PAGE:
Rescission of Zero-Tolerance Policy for Improper Entry
On January 26, 2021, Acting Attorney General Monty Wilkinson issued a memorandum to federal prosecutors formally rescinding the Zero-Tolerance for Offenses Under 8 U.S.C. 1325(a) policy implemented by the Trump administration on April 6, 2018.
Under the now rescinded zero-tolerance policy, any non-U.S. citizen who entered or attempted to enter the United States without inspection or was granted entry into the United States by a willfully false or misleading misrepresentation could be immediately prosecuted for a federal crime, which could result in both fines and imprisonment. Acting Attorney General Wilkinson admonished the zero-tolerance policy in his memorandum, stating that “[a] policy requiring a prosecutor to charge every case referred for prosecution under 8 U.S.C. Sec. 1325(a) without regard for individual circumstances is inconsistent with our principles.”
The rescission memorandum allows the U.S. Department of Justice and its federal prosecutors to consider multiple factors surrounding a potential criminal charge under 8 U.S.C. Sec. 1325(a) against the non-U.S. citizen entering the United States, stating that the Department should account for “individualized factors, including personal circumstances and criminal history, the seriousness of the offense, and the probable sentence or other consequences that would result from a conviction.” As explained by the Acting Attorney General, consideration of these factors is consistent with the Department’s Principles of Federal Prosecution, bringing improper entry prosecutions in line with the majority of federal criminal prosecutions.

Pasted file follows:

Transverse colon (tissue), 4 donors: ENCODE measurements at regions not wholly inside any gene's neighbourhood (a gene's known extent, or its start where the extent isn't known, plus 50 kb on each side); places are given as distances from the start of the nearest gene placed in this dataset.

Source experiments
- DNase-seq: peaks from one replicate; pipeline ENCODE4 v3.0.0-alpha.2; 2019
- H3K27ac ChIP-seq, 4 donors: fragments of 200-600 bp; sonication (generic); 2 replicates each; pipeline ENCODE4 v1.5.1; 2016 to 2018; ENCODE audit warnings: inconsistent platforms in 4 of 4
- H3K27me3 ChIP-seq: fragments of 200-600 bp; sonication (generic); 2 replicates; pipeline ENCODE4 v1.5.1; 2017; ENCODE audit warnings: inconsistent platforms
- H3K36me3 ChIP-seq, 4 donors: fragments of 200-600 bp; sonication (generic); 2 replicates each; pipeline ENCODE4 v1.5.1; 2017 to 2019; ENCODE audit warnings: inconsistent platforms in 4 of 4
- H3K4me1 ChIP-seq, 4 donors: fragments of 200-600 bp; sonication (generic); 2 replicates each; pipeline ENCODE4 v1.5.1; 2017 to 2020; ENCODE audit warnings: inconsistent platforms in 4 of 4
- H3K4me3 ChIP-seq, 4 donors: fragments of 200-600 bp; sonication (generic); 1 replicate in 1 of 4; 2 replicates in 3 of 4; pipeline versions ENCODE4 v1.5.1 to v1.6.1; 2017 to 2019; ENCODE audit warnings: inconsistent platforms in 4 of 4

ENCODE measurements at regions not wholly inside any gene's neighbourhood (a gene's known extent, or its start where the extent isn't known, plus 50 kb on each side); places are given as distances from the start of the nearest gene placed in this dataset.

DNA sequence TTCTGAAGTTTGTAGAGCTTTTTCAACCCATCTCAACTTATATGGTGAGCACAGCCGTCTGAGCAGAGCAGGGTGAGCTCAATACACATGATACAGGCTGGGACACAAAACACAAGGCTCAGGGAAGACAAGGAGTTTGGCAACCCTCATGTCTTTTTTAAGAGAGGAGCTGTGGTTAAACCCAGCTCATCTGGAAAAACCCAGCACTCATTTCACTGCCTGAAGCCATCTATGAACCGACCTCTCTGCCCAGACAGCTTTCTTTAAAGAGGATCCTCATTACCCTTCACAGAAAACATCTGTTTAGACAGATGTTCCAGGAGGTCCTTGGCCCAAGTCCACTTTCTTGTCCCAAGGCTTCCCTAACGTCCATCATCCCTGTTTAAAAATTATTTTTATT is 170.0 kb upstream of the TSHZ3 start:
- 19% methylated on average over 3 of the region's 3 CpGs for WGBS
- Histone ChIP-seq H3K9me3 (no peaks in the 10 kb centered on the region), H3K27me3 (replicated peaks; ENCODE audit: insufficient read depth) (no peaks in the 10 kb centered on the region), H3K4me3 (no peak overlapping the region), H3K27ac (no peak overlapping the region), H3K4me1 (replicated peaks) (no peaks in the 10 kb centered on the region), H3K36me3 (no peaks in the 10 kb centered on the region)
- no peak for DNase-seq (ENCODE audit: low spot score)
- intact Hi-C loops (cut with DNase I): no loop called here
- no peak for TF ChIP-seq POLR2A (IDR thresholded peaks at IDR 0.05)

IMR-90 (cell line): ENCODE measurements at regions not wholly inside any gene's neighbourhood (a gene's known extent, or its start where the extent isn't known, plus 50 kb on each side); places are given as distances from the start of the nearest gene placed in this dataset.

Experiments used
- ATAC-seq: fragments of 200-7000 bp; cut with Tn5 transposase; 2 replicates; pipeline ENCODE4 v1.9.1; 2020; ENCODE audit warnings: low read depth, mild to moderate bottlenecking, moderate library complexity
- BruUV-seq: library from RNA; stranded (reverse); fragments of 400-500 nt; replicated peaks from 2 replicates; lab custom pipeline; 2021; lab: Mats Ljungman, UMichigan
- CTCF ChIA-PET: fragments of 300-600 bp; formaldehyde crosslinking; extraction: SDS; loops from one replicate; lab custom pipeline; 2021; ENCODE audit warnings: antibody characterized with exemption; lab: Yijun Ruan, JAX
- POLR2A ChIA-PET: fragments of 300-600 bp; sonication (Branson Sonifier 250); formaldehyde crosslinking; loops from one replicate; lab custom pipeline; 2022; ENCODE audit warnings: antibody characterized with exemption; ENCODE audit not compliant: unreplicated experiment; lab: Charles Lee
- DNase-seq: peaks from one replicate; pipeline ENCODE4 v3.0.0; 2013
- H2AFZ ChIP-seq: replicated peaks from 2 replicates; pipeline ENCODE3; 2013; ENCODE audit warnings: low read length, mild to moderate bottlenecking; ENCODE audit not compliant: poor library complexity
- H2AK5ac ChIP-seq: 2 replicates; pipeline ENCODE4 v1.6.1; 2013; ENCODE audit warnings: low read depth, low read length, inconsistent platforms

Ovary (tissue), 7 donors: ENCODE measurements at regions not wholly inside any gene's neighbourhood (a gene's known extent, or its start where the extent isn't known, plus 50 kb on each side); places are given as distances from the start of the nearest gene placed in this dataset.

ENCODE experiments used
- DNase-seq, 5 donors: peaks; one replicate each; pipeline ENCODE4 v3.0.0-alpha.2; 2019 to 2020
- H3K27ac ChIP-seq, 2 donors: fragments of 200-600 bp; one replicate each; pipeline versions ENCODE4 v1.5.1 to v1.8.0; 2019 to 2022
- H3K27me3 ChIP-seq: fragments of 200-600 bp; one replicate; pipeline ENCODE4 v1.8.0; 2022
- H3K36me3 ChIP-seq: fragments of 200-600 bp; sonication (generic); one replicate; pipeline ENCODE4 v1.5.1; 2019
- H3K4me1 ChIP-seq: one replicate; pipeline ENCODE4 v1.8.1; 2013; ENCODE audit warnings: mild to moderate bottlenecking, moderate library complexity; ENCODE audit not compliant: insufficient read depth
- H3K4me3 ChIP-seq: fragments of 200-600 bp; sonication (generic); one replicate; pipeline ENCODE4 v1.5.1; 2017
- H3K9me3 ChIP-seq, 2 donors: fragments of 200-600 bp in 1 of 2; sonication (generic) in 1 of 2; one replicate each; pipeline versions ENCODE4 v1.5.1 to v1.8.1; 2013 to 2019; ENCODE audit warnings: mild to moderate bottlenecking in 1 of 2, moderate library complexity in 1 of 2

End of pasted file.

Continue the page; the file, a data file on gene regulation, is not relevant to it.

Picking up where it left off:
Foster will continue to monitor developments in connection with the new administration’s immigration policies and will make future updates available on our firm’s website at www.fosterglobal.com.